Twitch. F1 drivers earn what they are worth. Ferrari pay Sebastian 50m a year because they think he is worth that much. F1 drivers salaries aren’t based on the level of risk involved, or the number of hours they work, they are based on the fact that they have a skill set that very few people on the planet possess. If you look at other sports, the film and music industries and big business you will see similarly high amounts paid to people who can do what most of us cannot.

It is not Bogdan’s value of people who can drive in a circle that matters, or even yours, it is how the teams value them that matters.

If you had an F1 team, how much would you offer as a salary? And who do you think you would get for that?


Twitch, I have actually only asked you two questions, one of which only really required a yes or no answer, I think the comments section can handle that. To be fair you have half answered one of them, but yet again your examples don’t really add up. According to the World health organisation there are over thirty thousand neurosurgeons worldwide, apparently the USAF alone employs over five thousand fighter pilots and Nasa currently employs 44 astronauts. So the first two don’t compare very well to the 20 F1 drivers, astronauts is closer but there really isn’t a need for many more than that, although they used to have around 150 on the books. My point remains unchallenged really doesn’t it? The number of drivers able to command the real big salaries isn’t even 20, more like 4 or 5 really, so your comparisons become even less convincing when you take that into account.

I appreciate the half answer surrounding the salary you would pay, apparently somewhere around the one to two hundred thousand a year mark? I can answer the second part for you with that information, you might get Jolyon Palmer for that kind of money, and maybe Kvyat in the second car. Doesn’t sound like ‘Twitch F1’ will have Mercedes quaking in their boots does it……


Can’t answer all your question Tim, the comments section won’t let me lol.

Me implying that you said F1 is no dangerous was me being rediculous, following the example of many of the pro halo folk who automatically jump to these absurd conclusions about why people want the halo gone. It was me taking something you said, and making something absurd out of it, to fit my agenda. I’ve learned so much in my time on these boards.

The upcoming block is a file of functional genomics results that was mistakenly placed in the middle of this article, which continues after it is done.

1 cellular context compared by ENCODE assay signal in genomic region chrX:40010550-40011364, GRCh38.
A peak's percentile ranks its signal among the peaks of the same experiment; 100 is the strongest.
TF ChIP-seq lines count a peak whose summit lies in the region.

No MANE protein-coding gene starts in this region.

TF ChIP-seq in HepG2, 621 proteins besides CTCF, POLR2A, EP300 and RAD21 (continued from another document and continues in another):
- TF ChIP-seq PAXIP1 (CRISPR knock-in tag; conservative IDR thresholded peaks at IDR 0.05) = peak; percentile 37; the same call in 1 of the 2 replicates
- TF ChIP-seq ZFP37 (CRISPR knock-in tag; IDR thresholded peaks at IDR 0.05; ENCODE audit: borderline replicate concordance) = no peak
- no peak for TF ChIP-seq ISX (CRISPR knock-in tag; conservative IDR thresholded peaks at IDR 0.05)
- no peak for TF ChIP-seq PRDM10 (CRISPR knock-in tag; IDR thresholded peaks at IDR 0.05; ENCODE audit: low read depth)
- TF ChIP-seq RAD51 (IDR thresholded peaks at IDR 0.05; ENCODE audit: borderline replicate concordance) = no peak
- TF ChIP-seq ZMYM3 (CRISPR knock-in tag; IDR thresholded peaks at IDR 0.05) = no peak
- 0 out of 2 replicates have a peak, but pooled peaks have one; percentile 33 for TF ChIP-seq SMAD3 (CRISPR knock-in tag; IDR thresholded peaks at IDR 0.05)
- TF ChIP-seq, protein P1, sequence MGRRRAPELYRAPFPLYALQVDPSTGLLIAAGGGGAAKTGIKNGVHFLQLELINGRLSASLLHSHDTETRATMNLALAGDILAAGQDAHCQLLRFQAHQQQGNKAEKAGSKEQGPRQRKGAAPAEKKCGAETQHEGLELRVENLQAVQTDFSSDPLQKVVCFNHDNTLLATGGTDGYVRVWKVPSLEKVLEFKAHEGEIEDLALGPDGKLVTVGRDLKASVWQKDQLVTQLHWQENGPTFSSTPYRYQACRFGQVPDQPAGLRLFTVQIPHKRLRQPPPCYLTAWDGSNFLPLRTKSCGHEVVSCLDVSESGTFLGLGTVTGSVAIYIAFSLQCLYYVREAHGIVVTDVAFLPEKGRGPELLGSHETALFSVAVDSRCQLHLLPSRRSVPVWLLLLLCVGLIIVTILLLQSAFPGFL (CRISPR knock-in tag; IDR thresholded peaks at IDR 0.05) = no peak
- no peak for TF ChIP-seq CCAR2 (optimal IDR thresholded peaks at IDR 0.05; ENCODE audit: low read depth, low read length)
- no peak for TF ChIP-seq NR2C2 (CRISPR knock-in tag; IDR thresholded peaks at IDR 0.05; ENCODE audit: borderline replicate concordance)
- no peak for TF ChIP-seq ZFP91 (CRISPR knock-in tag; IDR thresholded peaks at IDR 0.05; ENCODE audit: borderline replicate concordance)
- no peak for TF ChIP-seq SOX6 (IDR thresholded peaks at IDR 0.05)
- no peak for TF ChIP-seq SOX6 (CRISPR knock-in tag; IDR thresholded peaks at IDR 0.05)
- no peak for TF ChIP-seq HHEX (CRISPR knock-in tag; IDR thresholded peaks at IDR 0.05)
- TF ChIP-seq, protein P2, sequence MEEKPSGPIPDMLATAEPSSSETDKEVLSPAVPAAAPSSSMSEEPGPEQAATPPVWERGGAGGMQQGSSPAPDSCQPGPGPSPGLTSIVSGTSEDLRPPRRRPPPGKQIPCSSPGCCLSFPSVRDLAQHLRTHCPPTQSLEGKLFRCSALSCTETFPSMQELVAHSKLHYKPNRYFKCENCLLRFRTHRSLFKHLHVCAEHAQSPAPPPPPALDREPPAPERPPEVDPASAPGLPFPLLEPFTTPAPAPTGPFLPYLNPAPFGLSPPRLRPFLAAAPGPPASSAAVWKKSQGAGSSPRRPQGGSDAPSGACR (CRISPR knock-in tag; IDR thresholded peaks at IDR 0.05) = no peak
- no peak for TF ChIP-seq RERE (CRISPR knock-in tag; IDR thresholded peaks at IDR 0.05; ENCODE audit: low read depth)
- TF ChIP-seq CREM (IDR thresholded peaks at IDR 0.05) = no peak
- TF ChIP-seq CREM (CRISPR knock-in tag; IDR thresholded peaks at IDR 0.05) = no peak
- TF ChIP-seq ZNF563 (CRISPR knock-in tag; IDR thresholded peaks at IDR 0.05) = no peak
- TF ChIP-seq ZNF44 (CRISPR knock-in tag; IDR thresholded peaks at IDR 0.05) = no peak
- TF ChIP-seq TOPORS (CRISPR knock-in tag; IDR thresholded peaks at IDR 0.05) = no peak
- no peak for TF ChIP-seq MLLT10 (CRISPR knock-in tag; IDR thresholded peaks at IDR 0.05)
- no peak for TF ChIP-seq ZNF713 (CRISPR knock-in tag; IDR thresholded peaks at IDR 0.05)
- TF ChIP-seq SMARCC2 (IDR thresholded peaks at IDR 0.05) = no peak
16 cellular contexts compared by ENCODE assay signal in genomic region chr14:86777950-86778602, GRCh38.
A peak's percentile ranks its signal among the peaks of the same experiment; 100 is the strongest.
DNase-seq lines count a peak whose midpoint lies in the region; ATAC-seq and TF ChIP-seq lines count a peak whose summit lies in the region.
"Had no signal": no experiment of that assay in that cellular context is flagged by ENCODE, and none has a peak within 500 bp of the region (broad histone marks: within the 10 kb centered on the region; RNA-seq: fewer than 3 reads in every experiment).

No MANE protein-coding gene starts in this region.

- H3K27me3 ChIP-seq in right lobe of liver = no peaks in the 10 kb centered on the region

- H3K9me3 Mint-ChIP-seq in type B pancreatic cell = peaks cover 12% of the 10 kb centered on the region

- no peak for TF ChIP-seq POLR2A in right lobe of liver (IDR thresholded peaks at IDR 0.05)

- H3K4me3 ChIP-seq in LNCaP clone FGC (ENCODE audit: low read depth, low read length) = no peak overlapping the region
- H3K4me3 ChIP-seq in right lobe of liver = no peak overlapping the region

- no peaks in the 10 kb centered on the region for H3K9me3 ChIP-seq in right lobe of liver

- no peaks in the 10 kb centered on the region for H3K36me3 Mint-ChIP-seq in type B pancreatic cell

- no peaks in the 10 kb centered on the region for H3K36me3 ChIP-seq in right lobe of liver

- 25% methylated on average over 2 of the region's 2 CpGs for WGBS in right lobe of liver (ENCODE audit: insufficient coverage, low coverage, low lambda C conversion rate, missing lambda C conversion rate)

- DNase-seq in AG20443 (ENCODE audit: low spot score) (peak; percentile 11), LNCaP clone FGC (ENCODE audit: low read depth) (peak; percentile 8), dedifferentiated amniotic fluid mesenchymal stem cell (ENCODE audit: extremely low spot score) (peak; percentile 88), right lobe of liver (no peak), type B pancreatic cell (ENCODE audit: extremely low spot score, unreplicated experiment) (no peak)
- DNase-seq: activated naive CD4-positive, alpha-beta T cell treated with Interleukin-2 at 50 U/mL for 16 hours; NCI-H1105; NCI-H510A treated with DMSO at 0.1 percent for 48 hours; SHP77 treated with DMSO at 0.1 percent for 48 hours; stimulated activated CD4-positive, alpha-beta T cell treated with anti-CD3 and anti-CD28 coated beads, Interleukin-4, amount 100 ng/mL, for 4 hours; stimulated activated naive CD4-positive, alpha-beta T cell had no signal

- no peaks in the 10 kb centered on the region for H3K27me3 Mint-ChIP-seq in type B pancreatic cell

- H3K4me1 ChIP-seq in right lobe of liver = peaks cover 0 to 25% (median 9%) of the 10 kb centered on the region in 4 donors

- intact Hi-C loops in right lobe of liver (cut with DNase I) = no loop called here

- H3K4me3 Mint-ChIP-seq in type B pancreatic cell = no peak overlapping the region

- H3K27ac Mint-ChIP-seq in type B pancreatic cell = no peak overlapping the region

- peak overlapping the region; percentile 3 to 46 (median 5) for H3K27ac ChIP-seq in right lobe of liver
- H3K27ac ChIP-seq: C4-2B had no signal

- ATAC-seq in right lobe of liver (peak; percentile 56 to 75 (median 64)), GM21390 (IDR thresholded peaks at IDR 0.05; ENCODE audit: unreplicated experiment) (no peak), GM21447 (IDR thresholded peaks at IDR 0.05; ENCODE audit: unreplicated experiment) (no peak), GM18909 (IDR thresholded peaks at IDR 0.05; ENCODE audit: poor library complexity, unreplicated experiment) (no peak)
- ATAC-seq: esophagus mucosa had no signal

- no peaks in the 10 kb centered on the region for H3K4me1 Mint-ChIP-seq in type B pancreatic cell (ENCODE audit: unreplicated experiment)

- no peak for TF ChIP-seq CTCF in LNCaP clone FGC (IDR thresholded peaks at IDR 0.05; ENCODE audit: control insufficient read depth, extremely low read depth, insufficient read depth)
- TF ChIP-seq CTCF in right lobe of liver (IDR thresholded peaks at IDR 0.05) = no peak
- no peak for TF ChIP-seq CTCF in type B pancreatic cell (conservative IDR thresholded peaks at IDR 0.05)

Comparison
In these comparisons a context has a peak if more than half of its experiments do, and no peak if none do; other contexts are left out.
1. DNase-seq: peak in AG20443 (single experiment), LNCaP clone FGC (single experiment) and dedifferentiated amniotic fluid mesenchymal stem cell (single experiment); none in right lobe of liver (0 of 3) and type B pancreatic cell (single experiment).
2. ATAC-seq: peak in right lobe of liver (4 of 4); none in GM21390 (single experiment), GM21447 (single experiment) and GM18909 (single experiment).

You say F1 drivers make their money because it’s a rare skill. So is being a brain surgeon. So is being an F22 fighter pilot, or an Astronaught….no pilots anywhere are making F1 money lol.

If I had the power to determine what F1 drivers should be payed, I’d say it should be more in line with those professions I mentioned.


Twitch, top golfers, snooker players, bankers, singers and actors all earn huge salaries, despite there being no danger in their professions. Like I said before, they earn that kind of money because they can do things that very few people can do.

I am arguing that no part of an F1 driver’s reatainer is based on the risks involved, that simply isn’t how these things work. Market forces set their salaries, Ferrari pay Seb so much because that is what it took to get his signature, if they hadn’t offered him that much then he might have stayed at Red Bull or gone elsewhere.

Where do I say that there is no danger in F1? Only a fool would believe that is true.

P.S, I believe I have answered every question you have asked me on this thread, perhaps you could return the favour?


Tim, F1 drivers, along with pretty much most pro athletes, receive higher than average salaries (most make in the 6 figure range at minimum, which is far above average) partially because of the danger and risk involved. Not all sports are as dangerous as F1, but even in soccer, part of the players’s salary is to compensate for potential injury that could give them grief later in life.

Are you arguing that no part of an F1 driver’s salary is to compensate for the danger, implying that there is no danger in F1? 😉


I’m really confused how anyone can look at the photos and then decide that the halo is safety overkill. It’s just probably saved that drivers life. That’s why it’s there, that’s why it’s a good thing.